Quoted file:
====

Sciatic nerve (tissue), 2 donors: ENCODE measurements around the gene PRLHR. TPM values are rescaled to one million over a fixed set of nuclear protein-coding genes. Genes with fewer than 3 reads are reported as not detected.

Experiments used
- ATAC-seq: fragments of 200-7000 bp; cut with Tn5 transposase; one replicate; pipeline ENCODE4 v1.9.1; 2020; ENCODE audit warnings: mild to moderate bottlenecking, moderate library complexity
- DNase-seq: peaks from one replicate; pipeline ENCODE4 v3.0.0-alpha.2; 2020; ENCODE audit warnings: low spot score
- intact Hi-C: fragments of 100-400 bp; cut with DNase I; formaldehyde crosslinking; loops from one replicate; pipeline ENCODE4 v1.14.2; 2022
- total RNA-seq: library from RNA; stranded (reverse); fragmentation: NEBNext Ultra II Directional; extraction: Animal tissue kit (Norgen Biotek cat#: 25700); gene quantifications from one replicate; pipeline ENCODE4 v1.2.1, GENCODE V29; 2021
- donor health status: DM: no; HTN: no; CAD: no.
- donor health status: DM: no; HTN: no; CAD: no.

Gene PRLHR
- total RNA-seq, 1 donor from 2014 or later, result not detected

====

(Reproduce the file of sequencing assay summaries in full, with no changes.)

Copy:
Sciatic nerve (tissue), 2 donors: ENCODE measurements around the gene PRLHR. TPM values are rescaled to one million over a fixed set of nuclear protein-coding genes. Genes with fewer than 3 reads are reported as not detected.

Experiments used
- ATAC-seq: fragments of 200-7000 bp; cut with Tn5 transposase; one replicate; pipeline ENCODE4 v1.9.1; 2020; ENCODE audit warnings: mild to moderate bottlenecking, moderate library complexity
- DNase-seq: peaks from one replicate; pipeline ENCODE4 v3.0.0-alpha.2; 2020; ENCODE audit warnings: low spot score
- intact Hi-C: fragments of 100-400 bp; cut with DNase I; formaldehyde crosslinking; loops from one replicate; pipeline ENCODE4 v1.14.2; 2022
- total RNA-seq: library from RNA; stranded (reverse); fragmentation: NEBNext Ultra II Directional; extraction: Animal tissue kit (Norgen Biotek cat#: 25700); gene quantifications from one replicate; pipeline ENCODE4 v1.2.1, GENCODE V29; 2021
- donor health status: DM: no; HTN: no; CAD: no.
- donor health status: DM: no; HTN: no; CAD: no.

Gene PRLHR
- total RNA-seq, 1 donor from 2014 or later, result not detected